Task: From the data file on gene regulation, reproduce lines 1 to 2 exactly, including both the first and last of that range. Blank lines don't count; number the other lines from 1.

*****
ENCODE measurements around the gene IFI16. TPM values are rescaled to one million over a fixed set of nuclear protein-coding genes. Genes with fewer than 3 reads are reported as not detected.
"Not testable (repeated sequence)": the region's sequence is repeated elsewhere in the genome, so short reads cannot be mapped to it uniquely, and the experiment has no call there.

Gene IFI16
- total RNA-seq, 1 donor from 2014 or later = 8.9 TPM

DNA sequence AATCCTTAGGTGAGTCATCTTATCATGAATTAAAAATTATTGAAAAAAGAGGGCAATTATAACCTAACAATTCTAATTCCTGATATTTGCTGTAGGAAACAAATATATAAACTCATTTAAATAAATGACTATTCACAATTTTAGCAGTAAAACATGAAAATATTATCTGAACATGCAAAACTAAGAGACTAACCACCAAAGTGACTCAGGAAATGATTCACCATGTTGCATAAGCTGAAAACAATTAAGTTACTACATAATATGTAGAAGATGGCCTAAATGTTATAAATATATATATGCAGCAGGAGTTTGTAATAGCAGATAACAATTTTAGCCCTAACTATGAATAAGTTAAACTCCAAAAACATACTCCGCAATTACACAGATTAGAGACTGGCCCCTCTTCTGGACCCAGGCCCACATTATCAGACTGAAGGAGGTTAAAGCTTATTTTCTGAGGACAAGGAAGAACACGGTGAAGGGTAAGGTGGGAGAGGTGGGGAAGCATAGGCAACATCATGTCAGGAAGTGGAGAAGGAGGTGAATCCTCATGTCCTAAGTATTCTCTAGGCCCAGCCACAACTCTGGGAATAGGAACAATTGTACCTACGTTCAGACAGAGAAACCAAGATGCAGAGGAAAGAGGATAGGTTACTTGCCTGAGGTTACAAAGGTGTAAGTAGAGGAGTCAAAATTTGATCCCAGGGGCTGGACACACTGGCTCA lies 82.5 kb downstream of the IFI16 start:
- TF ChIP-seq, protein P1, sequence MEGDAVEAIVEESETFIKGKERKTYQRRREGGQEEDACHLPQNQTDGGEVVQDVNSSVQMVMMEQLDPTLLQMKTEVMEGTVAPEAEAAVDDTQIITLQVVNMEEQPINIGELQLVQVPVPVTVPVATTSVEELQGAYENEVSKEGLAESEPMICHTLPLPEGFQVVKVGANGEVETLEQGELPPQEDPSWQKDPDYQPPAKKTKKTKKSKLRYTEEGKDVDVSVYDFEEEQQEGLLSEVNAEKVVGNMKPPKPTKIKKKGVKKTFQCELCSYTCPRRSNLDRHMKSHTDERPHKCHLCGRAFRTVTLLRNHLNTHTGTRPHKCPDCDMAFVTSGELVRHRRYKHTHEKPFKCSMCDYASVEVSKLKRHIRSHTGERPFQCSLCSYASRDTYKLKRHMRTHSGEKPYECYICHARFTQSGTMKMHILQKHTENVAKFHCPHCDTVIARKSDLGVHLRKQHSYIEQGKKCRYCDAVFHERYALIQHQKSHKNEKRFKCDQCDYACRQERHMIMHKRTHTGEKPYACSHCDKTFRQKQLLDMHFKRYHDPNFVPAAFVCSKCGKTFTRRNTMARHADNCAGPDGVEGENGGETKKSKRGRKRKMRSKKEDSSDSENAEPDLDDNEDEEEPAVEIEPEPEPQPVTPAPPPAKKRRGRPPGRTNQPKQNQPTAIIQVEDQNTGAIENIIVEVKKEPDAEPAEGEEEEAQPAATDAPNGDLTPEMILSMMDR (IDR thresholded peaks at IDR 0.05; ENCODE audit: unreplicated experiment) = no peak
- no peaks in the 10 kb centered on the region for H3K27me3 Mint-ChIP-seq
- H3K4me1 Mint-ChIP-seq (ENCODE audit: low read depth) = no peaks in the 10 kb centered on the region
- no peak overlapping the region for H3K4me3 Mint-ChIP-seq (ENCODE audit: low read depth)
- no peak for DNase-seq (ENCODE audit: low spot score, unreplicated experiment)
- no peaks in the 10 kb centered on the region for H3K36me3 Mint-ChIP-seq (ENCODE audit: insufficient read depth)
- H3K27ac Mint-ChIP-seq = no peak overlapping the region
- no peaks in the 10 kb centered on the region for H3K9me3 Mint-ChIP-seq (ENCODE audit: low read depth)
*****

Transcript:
ENCODE measurements around the gene IFI16. TPM values are rescaled to one million over a fixed set of nuclear protein-coding genes. Genes with fewer than 3 reads are reported as not detected.
"Not testable (repeated sequence)": the region's sequence is repeated elsewhere in the genome, so short reads cannot be mapped to it uniquely, and the experiment has no call there.